US Builds Up Defence against Bioterrorism
PUBLIC health experts in America are in the early stages of discussions with pharmaceutical companies about manufacturing and stockpiling the smallpox vaccine as a defence against biological terrorists.
Officials at the US Centres for Disease Control & Prevention (CDC) say they are collaborating with the US defence department on the development stages of such a proposal.
"It is part of the movement to be able to respond, if necessary, in a bioterrorism event," said a spokesperson for CDC in Atlanta, Georgia.
The proposal for which a contract is expected to be awarded in the autumn is part of Americ'as continued focus on building up its defences against a possible attack involving biological weapons.
Concerns are focused especially on such disease agents as anthrax, which can be spread by inhaled spores, smallpox and botulism. While there are vaccines or treatments for these diseases, they do not exist in quantities that would be needed and stockpiling is, therefore, a central part of a country's defence strategy. This year alone the US Department of Health & Human Services is spending $278m to fund preparations for such an event.
The US fear of bioterrorist attack is not shared in the UK. A spokesperson for the Home Office said that, while the British government is prepared for a bioterrorist attack, it considers the threat low.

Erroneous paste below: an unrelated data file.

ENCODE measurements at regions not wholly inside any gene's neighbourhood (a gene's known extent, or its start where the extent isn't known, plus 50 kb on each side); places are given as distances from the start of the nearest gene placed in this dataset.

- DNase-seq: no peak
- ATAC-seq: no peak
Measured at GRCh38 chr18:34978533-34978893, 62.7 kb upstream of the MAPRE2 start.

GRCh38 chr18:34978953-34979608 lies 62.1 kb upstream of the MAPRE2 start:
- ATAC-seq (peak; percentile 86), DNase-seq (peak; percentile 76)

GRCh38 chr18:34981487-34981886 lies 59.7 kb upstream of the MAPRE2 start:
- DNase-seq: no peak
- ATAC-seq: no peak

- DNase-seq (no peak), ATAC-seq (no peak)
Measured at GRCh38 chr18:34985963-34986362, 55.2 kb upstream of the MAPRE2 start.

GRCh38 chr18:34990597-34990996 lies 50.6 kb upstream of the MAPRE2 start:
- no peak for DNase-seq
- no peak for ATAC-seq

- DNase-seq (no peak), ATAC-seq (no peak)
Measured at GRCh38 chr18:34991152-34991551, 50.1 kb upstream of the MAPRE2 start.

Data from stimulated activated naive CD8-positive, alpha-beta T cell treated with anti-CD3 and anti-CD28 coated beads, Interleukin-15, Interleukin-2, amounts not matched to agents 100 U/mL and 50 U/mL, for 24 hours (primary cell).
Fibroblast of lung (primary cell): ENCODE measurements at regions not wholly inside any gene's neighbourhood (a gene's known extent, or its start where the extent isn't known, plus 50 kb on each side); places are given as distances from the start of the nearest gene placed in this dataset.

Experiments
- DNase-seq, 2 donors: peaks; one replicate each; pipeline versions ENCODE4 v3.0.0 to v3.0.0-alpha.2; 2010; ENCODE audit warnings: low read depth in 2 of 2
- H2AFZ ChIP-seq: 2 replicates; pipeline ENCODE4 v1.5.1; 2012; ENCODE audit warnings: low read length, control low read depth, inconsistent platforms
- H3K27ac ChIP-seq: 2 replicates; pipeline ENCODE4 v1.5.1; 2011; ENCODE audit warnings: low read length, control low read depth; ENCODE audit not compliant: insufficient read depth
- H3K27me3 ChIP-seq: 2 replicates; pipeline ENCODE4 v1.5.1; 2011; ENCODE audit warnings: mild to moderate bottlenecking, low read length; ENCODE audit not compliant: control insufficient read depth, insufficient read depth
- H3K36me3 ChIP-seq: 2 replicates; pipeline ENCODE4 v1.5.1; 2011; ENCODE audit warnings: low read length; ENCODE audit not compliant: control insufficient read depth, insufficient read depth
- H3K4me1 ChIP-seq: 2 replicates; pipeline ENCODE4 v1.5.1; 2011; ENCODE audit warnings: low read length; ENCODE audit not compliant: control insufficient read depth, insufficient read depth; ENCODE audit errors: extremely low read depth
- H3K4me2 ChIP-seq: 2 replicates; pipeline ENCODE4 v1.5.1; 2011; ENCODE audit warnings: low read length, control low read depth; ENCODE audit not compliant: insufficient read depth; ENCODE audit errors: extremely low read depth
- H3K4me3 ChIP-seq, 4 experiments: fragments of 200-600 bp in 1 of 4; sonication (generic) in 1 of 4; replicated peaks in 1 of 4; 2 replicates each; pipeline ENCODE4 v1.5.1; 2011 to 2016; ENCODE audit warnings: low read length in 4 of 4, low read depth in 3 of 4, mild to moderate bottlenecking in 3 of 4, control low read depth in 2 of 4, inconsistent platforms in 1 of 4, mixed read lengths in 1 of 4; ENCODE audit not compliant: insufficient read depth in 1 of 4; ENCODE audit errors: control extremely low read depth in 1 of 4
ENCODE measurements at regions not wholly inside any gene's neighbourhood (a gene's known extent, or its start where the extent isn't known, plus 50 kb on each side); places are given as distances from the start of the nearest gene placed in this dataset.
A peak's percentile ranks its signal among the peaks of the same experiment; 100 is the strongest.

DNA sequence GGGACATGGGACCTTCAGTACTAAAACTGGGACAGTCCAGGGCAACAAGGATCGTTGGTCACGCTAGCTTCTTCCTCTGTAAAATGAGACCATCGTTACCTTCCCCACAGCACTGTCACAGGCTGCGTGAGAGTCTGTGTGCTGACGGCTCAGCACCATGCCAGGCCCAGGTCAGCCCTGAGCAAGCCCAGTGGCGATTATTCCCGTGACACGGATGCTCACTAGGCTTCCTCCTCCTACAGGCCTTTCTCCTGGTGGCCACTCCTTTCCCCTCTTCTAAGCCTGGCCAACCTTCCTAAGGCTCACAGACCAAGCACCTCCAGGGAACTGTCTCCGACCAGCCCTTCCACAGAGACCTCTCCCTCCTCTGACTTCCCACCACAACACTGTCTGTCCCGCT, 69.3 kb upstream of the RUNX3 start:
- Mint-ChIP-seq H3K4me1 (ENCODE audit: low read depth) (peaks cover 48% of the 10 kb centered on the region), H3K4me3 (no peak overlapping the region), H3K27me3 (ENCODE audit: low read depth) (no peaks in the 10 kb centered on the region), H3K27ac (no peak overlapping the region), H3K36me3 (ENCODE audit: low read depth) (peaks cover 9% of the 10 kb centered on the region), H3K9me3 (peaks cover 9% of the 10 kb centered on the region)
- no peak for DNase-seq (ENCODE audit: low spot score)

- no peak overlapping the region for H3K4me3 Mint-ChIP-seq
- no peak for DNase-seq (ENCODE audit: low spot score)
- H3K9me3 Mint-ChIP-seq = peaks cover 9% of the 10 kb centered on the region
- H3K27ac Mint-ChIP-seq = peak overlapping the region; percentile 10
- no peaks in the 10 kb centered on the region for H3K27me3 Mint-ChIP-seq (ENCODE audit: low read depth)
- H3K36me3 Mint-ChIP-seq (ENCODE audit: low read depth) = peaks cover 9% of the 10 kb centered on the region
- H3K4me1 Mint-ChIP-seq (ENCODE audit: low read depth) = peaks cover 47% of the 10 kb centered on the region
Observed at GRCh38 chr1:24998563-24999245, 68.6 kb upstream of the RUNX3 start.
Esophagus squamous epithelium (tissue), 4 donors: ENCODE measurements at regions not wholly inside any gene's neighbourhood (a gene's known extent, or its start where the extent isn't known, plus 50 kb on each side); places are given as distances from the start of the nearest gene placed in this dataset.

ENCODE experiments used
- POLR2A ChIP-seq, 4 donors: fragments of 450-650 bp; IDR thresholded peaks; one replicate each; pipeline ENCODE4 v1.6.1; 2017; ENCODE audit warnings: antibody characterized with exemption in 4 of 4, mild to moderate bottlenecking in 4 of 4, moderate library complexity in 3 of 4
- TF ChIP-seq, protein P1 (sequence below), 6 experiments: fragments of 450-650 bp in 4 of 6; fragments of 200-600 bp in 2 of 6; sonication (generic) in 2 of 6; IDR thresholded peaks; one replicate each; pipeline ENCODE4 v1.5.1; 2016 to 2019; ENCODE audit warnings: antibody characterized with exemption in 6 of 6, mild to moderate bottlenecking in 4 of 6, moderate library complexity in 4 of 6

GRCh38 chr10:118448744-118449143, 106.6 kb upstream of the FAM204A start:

According to defence experts, three key events lie behind the growing concern: the revelation by a Russian migr that the former Soviet Union had run a huge programme to develop bio-weapons; the discovery after the Gulf war that Iraq had an extensive biological warfare programme; and activities of the Aum Shinrykyo sect, which was responsible for releasing nerve gas in Tokyo's subway in 1995, and which also experimented with botulism toxin and anthrax.
These events also led, in part, to president Clinton's decision in 1998 to order federal agencies to take steps to significantly expand protection against the consequences of biological and other unconventional attacks.
Opinion among US defence experts about the likelihood of a bioterrorist attack are, nevertheless, divided. While some believe an attack unlikely and warn against overhyping the threat, others say it is very much a case of "when" rather than "if", pointing to the accessibility of information on how to prepare such weapons. …